The world is changing. It’s no secret that the Trump administration is less worried about the environment than the rest of the world. It’s also no secret that Trump has installed officials into positions for which they’re not really qualified — like the new heads of NASA or the Environmental Protection Agency (EPA), neither of whom believe in man-made climate change.
This is a cause for concern for many state governments and the people who reside in those states because they rely on protections put into practice by those agencies to keep the air they breathe — or the water they drink — clean and free of pollutants.
Dozens of states — Pennsylvania included — have filed multiple lawsuits against the Trump administration and the EPA for rolling back emissions standards. Even coal and oil companies have said that these moves were a bad idea, and they’re the ones who supposedly benefit from these “business-friendly” policies!
The most recent coalition action was filed in the DC Circuit court system in order to allow California to set its own “Advanced Clean Car Standards” so that the rest of the states might follow suit. The Trump administration has argued that a single state should not have the ability to influence national policy on such a level. But the fact is, most states want cleaner air, and California has been the leader for these policies for a long time.
Attorney General Kaul said, “Today’s filing is part of the multi-state effort to protect the ability of states to keep leading the fight against climate change. It’s always important that states have the opportunity to lead efforts to protect our national resources, and it’s especially important now, as the Trump administration has abandoned efforts to protect our environment.”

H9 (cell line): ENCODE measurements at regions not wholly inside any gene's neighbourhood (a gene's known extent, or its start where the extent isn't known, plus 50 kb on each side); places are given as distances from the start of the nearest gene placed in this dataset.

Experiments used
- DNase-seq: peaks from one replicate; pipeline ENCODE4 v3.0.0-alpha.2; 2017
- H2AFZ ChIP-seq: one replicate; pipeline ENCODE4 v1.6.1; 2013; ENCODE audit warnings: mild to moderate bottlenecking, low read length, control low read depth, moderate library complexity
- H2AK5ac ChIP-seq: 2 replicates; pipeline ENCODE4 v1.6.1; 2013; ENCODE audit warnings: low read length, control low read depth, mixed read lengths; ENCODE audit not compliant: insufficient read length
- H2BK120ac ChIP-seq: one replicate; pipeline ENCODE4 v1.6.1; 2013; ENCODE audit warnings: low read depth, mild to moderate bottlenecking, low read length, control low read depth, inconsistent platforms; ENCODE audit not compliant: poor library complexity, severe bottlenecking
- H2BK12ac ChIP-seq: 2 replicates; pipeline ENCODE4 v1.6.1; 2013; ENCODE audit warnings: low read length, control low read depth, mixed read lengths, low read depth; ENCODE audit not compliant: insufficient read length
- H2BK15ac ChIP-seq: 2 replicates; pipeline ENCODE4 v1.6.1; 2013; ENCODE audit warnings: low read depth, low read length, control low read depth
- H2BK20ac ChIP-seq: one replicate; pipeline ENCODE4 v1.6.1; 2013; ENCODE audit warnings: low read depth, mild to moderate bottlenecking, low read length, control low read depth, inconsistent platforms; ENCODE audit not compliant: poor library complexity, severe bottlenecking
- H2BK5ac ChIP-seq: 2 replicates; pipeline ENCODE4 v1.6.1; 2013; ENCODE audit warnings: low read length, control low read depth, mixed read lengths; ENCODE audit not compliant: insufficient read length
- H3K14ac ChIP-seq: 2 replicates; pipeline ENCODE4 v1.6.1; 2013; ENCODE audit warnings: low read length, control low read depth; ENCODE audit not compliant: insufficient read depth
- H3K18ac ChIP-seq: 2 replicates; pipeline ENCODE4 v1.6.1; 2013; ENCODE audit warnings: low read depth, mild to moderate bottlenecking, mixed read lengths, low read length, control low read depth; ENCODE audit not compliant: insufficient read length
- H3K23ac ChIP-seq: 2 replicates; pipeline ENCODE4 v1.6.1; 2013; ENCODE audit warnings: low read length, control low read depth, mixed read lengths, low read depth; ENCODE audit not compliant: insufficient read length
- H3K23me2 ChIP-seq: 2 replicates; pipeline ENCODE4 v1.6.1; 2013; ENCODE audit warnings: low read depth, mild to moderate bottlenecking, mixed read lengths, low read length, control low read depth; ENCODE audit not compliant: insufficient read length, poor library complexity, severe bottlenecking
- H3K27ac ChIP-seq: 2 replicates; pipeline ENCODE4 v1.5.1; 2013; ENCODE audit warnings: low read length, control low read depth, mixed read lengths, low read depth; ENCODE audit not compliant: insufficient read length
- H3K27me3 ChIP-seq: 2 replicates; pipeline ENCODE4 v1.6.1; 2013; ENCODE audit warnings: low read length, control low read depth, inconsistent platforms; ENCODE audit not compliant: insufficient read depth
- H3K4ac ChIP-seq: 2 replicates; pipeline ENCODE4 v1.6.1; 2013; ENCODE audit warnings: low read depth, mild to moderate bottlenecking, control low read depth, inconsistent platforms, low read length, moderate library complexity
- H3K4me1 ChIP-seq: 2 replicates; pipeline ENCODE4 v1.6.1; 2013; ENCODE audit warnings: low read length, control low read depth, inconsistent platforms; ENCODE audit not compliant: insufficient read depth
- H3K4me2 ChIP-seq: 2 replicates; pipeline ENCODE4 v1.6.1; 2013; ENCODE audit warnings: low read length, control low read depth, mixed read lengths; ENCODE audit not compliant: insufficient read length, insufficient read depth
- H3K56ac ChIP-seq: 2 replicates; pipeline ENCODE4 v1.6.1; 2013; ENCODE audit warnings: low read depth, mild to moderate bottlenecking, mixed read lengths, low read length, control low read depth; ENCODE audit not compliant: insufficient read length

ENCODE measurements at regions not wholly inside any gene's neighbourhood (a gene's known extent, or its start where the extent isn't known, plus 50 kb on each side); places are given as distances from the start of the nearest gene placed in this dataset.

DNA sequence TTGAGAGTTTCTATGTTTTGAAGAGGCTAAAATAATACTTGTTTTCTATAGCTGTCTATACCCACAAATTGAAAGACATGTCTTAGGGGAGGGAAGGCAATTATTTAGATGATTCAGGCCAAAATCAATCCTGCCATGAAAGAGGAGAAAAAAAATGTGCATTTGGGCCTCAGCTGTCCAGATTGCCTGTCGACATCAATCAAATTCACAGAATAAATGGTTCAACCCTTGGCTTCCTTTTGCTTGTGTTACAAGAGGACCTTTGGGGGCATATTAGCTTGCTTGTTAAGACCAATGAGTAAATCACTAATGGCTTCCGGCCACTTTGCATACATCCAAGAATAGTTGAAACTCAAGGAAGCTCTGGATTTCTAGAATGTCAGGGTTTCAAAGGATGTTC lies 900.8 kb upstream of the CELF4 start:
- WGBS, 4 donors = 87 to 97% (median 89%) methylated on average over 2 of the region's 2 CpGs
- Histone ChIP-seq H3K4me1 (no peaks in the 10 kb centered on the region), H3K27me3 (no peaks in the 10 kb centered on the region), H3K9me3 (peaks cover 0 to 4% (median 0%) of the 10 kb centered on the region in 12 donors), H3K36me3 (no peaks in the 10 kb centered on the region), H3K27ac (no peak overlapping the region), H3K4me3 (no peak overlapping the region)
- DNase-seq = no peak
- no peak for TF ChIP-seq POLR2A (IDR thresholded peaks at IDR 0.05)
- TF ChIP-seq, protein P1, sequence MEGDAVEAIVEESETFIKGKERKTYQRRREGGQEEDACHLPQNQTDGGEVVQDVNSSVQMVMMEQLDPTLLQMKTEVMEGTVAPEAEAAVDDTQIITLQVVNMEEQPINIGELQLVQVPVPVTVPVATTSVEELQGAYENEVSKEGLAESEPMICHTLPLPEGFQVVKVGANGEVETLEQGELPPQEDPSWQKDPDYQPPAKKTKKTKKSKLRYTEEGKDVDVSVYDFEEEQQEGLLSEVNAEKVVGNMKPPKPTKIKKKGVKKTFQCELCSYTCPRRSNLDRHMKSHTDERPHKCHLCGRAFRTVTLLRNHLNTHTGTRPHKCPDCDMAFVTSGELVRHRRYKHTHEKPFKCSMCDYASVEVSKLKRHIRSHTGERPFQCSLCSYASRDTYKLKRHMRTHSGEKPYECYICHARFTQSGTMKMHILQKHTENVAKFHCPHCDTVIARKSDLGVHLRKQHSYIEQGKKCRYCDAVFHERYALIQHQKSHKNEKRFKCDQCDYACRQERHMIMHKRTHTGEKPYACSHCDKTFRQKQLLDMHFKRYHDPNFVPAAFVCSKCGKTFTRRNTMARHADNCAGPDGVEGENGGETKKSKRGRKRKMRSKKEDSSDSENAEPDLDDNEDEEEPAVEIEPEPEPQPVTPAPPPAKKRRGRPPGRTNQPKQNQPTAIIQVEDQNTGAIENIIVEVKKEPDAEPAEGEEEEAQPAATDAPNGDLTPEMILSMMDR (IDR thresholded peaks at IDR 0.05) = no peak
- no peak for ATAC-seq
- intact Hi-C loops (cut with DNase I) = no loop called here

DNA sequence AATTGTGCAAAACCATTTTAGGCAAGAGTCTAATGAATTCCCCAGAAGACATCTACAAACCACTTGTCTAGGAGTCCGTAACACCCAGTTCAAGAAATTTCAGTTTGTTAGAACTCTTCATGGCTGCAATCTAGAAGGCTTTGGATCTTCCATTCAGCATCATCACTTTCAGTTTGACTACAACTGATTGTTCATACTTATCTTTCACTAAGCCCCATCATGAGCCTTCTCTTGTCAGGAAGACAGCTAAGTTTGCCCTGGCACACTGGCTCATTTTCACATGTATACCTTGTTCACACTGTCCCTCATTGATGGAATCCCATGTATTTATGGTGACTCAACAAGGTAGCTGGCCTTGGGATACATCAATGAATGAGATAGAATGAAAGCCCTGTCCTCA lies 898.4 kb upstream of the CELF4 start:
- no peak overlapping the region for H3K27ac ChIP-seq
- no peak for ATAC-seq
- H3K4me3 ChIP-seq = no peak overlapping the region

California’s Advanced Clean Cars Program for many types of road vehicles was first adopted in January 2012. It sets standards for these vehicles and helps reduce smog and other dangerous emissions. This forces automakers to change their own standards because the population of California is so high. Ignoring the consumer base there isn’t an option, which means changing standards is the most cost-effective solution.
States included in the lawsuit are California, Colorado, Connecticut, Delaware, Hawaii, Illinois, Maine, Massachusetts, Maryland, Michigan, Minnesota, Nevada, New Jersey, New Mexico, New York, North Carolina, Oregon, Pennsylvania, Rhode Island, Vermont, Virginia, and Washington. Municipalities of Washington D.C., Los Angeles, San Francisco, and New York City are also attached to the comprehensive lawsuit.
Even if the Trump administration wins in court, it is unknown whether or not automakers would actually reduce standards to reflect the change.